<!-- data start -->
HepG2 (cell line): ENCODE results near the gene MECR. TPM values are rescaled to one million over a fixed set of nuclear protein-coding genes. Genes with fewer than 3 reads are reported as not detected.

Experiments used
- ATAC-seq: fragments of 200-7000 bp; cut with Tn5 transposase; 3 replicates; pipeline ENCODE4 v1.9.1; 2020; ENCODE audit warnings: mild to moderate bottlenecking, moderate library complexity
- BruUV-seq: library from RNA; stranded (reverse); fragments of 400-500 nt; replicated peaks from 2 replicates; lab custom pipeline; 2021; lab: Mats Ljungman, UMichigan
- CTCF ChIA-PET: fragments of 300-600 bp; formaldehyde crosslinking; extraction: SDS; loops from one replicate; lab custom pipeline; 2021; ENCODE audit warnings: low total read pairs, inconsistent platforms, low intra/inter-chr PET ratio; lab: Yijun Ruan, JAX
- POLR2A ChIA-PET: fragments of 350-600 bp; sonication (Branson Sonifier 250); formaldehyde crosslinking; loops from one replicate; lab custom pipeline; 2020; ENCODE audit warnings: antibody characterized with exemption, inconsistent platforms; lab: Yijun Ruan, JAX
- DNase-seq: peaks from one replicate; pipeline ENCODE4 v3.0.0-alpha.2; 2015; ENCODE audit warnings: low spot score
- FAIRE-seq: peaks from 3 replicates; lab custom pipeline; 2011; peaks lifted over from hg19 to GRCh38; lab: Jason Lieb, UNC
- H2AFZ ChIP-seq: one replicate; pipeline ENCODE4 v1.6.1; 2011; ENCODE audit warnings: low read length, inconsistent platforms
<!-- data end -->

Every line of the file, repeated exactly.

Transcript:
HepG2 (cell line): ENCODE results near the gene MECR. TPM values are rescaled to one million over a fixed set of nuclear protein-coding genes. Genes with fewer than 3 reads are reported as not detected.

Experiments used
- ATAC-seq: fragments of 200-7000 bp; cut with Tn5 transposase; 3 replicates; pipeline ENCODE4 v1.9.1; 2020; ENCODE audit warnings: mild to moderate bottlenecking, moderate library complexity
- BruUV-seq: library from RNA; stranded (reverse); fragments of 400-500 nt; replicated peaks from 2 replicates; lab custom pipeline; 2021; lab: Mats Ljungman, UMichigan
- CTCF ChIA-PET: fragments of 300-600 bp; formaldehyde crosslinking; extraction: SDS; loops from one replicate; lab custom pipeline; 2021; ENCODE audit warnings: low total read pairs, inconsistent platforms, low intra/inter-chr PET ratio; lab: Yijun Ruan, JAX
- POLR2A ChIA-PET: fragments of 350-600 bp; sonication (Branson Sonifier 250); formaldehyde crosslinking; loops from one replicate; lab custom pipeline; 2020; ENCODE audit warnings: antibody characterized with exemption, inconsistent platforms; lab: Yijun Ruan, JAX
- DNase-seq: peaks from one replicate; pipeline ENCODE4 v3.0.0-alpha.2; 2015; ENCODE audit warnings: low spot score
- FAIRE-seq: peaks from 3 replicates; lab custom pipeline; 2011; peaks lifted over from hg19 to GRCh38; lab: Jason Lieb, UNC
- H2AFZ ChIP-seq: one replicate; pipeline ENCODE4 v1.6.1; 2011; ENCODE audit warnings: low read length, inconsistent platforms